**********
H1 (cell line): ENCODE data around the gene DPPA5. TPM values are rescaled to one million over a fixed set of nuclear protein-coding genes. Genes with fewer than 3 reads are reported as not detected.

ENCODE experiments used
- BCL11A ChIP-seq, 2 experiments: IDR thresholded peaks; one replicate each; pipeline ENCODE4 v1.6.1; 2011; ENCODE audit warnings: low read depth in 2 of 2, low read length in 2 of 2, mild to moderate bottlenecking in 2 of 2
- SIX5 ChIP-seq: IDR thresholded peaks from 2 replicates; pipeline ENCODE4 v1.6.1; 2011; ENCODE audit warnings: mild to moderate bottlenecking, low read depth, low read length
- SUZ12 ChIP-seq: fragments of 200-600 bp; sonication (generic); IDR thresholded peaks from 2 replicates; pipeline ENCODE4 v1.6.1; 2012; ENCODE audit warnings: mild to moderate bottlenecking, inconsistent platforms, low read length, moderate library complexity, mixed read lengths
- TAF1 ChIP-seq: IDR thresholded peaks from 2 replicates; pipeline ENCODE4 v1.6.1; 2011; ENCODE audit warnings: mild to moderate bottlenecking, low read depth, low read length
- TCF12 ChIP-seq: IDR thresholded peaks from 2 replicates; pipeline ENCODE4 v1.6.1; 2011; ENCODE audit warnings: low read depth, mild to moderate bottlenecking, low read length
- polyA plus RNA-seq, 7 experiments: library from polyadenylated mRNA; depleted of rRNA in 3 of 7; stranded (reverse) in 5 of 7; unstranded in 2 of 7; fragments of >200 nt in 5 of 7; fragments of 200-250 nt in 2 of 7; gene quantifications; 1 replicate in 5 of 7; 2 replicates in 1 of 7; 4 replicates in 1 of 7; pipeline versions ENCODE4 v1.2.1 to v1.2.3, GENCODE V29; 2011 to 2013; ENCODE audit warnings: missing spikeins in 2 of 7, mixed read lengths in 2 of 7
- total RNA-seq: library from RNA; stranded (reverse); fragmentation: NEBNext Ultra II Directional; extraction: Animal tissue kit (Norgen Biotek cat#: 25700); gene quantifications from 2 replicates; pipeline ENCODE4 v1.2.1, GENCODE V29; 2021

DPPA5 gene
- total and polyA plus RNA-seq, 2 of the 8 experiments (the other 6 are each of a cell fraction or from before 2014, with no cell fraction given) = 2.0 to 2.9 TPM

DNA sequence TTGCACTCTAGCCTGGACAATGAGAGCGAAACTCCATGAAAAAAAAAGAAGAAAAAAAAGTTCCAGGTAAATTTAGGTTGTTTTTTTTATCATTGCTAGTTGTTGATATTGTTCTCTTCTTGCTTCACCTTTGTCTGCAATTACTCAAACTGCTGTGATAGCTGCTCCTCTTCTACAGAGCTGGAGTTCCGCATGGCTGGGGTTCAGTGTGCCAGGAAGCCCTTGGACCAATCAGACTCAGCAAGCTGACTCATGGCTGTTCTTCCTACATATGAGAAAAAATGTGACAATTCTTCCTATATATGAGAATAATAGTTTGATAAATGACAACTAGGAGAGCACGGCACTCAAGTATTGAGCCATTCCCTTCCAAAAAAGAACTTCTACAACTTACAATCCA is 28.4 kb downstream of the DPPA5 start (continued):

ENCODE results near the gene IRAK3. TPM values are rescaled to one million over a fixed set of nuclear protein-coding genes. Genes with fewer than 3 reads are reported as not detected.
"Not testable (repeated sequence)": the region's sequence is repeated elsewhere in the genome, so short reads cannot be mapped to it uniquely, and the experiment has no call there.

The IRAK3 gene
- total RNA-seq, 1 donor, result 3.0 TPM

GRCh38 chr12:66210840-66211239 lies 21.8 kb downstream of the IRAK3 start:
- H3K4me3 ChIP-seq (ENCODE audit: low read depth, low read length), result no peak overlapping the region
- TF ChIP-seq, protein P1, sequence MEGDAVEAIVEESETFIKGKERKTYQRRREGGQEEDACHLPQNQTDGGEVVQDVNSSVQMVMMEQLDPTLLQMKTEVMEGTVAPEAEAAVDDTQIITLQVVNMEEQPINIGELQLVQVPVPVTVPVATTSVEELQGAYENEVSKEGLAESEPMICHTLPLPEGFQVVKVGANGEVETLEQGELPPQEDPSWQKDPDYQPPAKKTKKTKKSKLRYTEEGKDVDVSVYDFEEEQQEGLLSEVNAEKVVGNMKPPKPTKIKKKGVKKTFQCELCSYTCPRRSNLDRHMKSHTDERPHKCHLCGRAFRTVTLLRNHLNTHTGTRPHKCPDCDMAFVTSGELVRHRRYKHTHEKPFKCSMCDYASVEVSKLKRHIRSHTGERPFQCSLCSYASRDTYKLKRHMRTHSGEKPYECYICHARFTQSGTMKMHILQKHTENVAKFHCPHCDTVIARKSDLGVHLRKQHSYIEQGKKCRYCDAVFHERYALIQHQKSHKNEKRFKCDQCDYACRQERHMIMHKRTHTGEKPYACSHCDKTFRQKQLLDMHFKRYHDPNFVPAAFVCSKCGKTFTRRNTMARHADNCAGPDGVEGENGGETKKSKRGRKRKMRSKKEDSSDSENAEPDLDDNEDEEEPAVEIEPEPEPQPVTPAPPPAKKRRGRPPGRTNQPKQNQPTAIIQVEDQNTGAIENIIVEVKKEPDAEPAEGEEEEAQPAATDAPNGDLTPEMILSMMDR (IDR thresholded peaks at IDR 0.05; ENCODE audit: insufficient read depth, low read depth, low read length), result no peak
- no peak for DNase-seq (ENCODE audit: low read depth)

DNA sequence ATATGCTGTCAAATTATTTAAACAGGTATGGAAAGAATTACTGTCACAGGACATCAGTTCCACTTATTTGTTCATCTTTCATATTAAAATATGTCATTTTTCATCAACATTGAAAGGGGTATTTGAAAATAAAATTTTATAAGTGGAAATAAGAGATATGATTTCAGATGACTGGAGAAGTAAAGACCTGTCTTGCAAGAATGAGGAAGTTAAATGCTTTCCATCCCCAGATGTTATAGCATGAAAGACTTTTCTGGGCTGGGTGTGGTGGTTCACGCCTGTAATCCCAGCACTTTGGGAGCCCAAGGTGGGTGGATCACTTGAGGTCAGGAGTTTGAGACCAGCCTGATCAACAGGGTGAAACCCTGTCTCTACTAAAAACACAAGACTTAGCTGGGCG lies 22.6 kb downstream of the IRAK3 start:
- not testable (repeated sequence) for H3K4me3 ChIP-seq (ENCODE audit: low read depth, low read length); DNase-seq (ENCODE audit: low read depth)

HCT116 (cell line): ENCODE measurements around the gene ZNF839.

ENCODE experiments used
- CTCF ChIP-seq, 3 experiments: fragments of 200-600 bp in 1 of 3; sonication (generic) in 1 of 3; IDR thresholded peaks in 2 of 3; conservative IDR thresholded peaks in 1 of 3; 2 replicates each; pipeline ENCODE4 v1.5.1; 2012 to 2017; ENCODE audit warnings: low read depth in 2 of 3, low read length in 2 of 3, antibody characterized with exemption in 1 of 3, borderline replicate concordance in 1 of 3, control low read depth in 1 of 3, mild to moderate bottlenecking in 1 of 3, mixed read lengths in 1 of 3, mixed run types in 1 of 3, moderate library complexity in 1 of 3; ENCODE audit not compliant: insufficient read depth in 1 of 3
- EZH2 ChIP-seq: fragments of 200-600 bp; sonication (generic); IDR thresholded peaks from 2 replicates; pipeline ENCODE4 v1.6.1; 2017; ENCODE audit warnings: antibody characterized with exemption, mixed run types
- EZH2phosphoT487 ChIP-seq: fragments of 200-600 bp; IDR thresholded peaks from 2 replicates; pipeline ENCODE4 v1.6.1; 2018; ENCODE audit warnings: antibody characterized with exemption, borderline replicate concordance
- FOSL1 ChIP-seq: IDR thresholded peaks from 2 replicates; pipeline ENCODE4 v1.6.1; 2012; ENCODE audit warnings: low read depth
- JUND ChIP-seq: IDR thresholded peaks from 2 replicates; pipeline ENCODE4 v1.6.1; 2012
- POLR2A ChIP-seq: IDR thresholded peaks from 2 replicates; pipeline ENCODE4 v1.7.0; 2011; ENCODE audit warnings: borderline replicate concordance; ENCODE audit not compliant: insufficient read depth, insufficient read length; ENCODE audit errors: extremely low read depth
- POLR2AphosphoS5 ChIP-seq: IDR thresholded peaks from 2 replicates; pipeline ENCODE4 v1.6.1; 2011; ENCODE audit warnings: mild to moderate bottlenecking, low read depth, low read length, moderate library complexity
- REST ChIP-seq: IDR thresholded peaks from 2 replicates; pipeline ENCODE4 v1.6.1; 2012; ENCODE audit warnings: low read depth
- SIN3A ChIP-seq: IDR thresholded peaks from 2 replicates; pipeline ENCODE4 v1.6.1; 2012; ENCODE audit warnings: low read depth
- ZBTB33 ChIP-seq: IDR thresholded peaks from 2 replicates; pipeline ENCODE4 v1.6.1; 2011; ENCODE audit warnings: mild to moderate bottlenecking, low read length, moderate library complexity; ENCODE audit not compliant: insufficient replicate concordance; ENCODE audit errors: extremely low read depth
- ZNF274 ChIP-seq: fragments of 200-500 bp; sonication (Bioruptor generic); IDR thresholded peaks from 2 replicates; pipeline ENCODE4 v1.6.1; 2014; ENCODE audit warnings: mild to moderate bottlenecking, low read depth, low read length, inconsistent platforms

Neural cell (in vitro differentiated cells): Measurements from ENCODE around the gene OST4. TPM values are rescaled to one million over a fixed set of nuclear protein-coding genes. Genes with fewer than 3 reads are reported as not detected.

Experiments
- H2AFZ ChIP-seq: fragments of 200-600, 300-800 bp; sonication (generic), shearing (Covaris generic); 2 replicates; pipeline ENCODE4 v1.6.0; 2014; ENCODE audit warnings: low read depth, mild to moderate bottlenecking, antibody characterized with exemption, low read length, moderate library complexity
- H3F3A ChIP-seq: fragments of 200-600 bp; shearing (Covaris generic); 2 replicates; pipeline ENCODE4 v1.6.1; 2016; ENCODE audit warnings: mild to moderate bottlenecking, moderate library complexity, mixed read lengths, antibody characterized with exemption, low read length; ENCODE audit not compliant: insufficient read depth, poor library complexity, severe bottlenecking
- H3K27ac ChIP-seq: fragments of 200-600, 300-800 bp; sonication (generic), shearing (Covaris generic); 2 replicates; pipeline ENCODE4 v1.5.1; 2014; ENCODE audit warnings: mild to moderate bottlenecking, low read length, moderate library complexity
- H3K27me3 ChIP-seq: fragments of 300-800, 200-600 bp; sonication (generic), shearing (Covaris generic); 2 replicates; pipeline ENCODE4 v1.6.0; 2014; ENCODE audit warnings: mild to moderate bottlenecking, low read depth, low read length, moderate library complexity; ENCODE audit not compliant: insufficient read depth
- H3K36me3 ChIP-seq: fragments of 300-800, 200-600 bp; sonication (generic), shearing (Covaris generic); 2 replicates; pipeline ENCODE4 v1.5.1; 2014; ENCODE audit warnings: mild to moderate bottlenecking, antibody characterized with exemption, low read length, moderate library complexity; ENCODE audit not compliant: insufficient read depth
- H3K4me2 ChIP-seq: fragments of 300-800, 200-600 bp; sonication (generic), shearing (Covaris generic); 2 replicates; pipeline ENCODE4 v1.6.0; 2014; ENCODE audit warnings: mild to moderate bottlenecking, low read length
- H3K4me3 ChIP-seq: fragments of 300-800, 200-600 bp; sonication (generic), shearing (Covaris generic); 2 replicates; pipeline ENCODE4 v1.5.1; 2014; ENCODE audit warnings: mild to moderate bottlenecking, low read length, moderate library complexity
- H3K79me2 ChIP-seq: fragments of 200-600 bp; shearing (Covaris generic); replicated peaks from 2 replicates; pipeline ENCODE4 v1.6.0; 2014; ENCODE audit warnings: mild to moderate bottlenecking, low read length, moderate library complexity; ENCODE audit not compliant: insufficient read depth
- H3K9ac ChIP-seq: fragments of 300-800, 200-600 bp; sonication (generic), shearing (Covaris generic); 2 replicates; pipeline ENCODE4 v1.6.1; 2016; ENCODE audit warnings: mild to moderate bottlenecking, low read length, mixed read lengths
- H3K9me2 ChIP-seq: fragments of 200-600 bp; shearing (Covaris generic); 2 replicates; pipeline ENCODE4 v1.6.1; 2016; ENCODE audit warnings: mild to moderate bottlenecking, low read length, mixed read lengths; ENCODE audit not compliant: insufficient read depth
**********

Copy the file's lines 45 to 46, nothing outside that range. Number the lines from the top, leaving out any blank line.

- H3K79me2 ChIP-seq: fragments of 200-600 bp; shearing (Covaris generic); replicated peaks from 2 replicates; pipeline ENCODE4 v1.6.0; 2014; ENCODE audit warnings: mild to moderate bottlenecking, low read length, moderate library complexity; ENCODE audit not compliant: insufficient read depth
- H3K9ac ChIP-seq: fragments of 300-800, 200-600 bp; sonication (generic), shearing (Covaris generic); 2 replicates; pipeline ENCODE4 v1.6.1; 2016; ENCODE audit warnings: mild to moderate bottlenecking, low read length, mixed read lengths